DON GOLDMAN, who has been a proud bureaucrat for 13 years, claims in a recent Outlook article that he and his fellow bureaucrats are real people, "little different from those who sell appliances, heal people, run restaurants, work in factories or schools or law offices."

But there is, I think, more than a little difference. People who try to sell me an appliance or a meal are nice to me. People who work in factories do not require that I fill out forms or inspect my property; those who heal me want me to be healthy and comfortable; those who work in schools can often read and write clear English; and lawyers are defense against government harrassment. Bureaucrats are not like this at all.

Goldman says that bureaucrats "may just be better informed about, and at least as sensitive to, current opinion" as real people. I doubt this, and he offers no evidence to support such belief.

Speaking as a bureaucrat, Goldman says, "We don't spend all our time cheating on sick leave or writing indicipherable regulations." This is true, I think, for I know that some spend part of their time writing badly written letters to harass small town officials and private citizens; they also go on junkets, attend conventions and write simpering articles for newspapers. I think they should take more sick leave.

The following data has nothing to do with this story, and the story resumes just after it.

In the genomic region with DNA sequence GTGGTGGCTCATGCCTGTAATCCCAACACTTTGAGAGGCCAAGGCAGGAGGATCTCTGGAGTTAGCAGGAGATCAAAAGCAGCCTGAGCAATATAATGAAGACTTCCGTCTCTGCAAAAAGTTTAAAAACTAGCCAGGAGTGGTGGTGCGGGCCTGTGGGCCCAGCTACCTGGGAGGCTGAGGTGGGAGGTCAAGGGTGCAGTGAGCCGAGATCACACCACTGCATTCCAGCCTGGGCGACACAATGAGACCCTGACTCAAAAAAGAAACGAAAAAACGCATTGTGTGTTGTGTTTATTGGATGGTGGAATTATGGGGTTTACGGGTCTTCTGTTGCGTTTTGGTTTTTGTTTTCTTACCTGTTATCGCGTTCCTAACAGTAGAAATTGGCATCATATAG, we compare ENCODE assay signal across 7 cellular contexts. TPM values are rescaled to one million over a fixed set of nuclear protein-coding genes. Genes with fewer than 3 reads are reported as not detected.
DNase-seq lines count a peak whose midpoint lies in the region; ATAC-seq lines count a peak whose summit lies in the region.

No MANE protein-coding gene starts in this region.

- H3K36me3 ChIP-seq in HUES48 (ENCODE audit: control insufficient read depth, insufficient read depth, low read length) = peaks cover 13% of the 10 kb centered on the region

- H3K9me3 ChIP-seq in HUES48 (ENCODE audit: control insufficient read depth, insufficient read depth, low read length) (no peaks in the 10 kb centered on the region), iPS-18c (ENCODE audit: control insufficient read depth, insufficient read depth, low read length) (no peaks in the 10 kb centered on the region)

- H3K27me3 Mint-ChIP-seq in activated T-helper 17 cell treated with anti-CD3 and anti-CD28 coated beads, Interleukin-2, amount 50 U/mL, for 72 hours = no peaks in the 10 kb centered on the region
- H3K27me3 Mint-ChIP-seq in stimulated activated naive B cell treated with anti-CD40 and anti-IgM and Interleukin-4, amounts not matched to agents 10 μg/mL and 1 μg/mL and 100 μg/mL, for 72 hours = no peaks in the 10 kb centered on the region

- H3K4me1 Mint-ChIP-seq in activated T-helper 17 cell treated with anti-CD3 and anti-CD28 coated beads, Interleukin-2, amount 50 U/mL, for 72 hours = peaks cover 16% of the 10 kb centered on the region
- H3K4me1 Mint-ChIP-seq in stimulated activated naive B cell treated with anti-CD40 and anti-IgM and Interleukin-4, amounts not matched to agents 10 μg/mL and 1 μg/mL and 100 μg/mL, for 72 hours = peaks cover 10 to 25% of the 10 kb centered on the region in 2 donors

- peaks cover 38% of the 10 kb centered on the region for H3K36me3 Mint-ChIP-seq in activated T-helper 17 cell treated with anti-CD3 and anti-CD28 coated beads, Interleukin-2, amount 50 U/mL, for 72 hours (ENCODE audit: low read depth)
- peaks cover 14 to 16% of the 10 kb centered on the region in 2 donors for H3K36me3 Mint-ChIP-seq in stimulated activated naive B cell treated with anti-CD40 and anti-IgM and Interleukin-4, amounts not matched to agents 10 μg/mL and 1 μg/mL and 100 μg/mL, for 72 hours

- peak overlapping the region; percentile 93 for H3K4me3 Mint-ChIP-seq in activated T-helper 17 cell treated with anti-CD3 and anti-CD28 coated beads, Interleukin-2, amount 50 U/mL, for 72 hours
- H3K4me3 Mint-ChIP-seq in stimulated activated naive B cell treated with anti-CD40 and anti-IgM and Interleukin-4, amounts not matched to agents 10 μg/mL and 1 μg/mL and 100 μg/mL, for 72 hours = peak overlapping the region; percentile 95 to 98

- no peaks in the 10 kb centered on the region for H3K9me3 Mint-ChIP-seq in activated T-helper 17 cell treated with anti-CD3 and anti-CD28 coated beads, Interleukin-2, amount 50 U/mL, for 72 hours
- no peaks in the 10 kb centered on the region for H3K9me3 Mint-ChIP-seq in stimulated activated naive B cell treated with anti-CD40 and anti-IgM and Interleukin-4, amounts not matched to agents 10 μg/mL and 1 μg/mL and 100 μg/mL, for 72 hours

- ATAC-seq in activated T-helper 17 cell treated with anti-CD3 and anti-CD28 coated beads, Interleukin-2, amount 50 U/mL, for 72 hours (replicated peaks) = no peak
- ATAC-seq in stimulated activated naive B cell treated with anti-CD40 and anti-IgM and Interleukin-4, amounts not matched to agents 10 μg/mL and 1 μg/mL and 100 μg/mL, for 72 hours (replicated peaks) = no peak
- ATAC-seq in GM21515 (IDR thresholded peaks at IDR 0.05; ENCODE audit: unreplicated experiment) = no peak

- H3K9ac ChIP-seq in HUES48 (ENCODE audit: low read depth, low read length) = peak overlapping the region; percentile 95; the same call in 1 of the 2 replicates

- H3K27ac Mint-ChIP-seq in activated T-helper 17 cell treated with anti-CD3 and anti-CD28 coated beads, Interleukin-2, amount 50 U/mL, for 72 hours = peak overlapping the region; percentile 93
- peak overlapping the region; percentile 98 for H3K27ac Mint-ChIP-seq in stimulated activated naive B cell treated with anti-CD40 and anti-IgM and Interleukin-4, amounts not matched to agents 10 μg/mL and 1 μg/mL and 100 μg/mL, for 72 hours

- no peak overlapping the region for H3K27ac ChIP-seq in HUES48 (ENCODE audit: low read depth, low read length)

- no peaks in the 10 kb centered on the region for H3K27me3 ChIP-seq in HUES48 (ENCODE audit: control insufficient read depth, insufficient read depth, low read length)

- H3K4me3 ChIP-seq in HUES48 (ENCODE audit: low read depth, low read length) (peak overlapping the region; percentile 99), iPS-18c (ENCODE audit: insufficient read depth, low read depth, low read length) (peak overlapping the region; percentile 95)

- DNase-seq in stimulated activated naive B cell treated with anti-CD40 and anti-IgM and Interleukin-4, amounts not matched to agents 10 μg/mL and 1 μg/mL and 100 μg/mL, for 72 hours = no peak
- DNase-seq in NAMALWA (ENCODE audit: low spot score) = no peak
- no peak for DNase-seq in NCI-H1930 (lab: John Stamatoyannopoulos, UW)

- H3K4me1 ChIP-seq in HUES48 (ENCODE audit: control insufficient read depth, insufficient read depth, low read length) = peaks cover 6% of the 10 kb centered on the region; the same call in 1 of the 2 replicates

Of course, as Goldman says, they are only doing what they are told, carrying out "the multiple jobs that the Congress orders us to do." I never knew a bureaucrat who did not speak of his agency's mandate. The word "mandate" is a great favorite with bureaucrats, and Goldman could scarcely avoid using it. Bureaucrats have mandates, he says.

He admits that "some" regulations (he familiarly calls them "regs") are unintelligible, unnecessary and "downright foolish," but this, he says, only proves that bureaucrats are as human as "our neighbors who build cars, repair the plumbing or create situation comedies." While we have no auto magnate or playwright in our neighborhood, we do have a plumber, and he is demonstrably better at his job than the bureaucrats in the Water Control Board.

Goldman asks us to sympathize with the frustrations of bureaucrats. A bureaucrat's life, he assures us, is not a happy one. His job "isn't easy"; he is not paid as much as nonbureaucrats. "The devising of fair, workable and legally defensible rules and regulations is not a simple task . . . We are Congress' whipping boy." And even the president "ran against us all." Many a Post reader must have wiped away a tear.

To Goldman and his buddies, we taxpayers say: Stop whining and try to be human. Realize that you are not at all like us. You are different. Try to forgive us our ignorance when we do not understand your "regs," when we fail to complete your forms, when we stumble over your mandates. Then, when you yourself goof, we might be more forgiving. We might even -- who knows? -- learn to like you.